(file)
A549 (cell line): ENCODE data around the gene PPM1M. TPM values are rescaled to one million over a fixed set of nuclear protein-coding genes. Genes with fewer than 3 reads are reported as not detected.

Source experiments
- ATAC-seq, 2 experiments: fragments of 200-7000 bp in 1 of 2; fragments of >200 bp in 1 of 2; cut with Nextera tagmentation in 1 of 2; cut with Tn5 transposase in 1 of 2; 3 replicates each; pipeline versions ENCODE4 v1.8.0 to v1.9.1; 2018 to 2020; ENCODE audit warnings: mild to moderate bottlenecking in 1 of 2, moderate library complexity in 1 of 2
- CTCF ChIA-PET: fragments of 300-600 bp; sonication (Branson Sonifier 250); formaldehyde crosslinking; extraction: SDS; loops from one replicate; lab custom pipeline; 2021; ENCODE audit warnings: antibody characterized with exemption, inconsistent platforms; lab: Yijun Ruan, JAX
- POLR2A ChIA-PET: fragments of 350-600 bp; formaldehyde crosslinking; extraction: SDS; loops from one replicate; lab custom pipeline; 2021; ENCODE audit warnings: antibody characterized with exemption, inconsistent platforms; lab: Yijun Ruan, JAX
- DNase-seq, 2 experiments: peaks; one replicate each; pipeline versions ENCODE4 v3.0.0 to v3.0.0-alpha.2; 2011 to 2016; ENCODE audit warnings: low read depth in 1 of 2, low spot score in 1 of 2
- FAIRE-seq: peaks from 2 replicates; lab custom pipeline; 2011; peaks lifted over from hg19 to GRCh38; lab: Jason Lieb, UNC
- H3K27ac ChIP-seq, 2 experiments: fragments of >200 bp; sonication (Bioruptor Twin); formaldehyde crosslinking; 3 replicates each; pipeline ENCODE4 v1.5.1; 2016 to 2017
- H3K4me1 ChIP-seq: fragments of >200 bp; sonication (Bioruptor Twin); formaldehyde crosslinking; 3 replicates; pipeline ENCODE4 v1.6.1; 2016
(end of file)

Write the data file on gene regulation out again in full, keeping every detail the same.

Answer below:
A549 (cell line): ENCODE data around the gene PPM1M. TPM values are rescaled to one million over a fixed set of nuclear protein-coding genes. Genes with fewer than 3 reads are reported as not detected.

Source experiments
- ATAC-seq, 2 experiments: fragments of 200-7000 bp in 1 of 2; fragments of >200 bp in 1 of 2; cut with Nextera tagmentation in 1 of 2; cut with Tn5 transposase in 1 of 2; 3 replicates each; pipeline versions ENCODE4 v1.8.0 to v1.9.1; 2018 to 2020; ENCODE audit warnings: mild to moderate bottlenecking in 1 of 2, moderate library complexity in 1 of 2
- CTCF ChIA-PET: fragments of 300-600 bp; sonication (Branson Sonifier 250); formaldehyde crosslinking; extraction: SDS; loops from one replicate; lab custom pipeline; 2021; ENCODE audit warnings: antibody characterized with exemption, inconsistent platforms; lab: Yijun Ruan, JAX
- POLR2A ChIA-PET: fragments of 350-600 bp; formaldehyde crosslinking; extraction: SDS; loops from one replicate; lab custom pipeline; 2021; ENCODE audit warnings: antibody characterized with exemption, inconsistent platforms; lab: Yijun Ruan, JAX
- DNase-seq, 2 experiments: peaks; one replicate each; pipeline versions ENCODE4 v3.0.0 to v3.0.0-alpha.2; 2011 to 2016; ENCODE audit warnings: low read depth in 1 of 2, low spot score in 1 of 2
- FAIRE-seq: peaks from 2 replicates; lab custom pipeline; 2011; peaks lifted over from hg19 to GRCh38; lab: Jason Lieb, UNC
- H3K27ac ChIP-seq, 2 experiments: fragments of >200 bp; sonication (Bioruptor Twin); formaldehyde crosslinking; 3 replicates each; pipeline ENCODE4 v1.5.1; 2016 to 2017
- H3K4me1 ChIP-seq: fragments of >200 bp; sonication (Bioruptor Twin); formaldehyde crosslinking; 3 replicates; pipeline ENCODE4 v1.6.1; 2016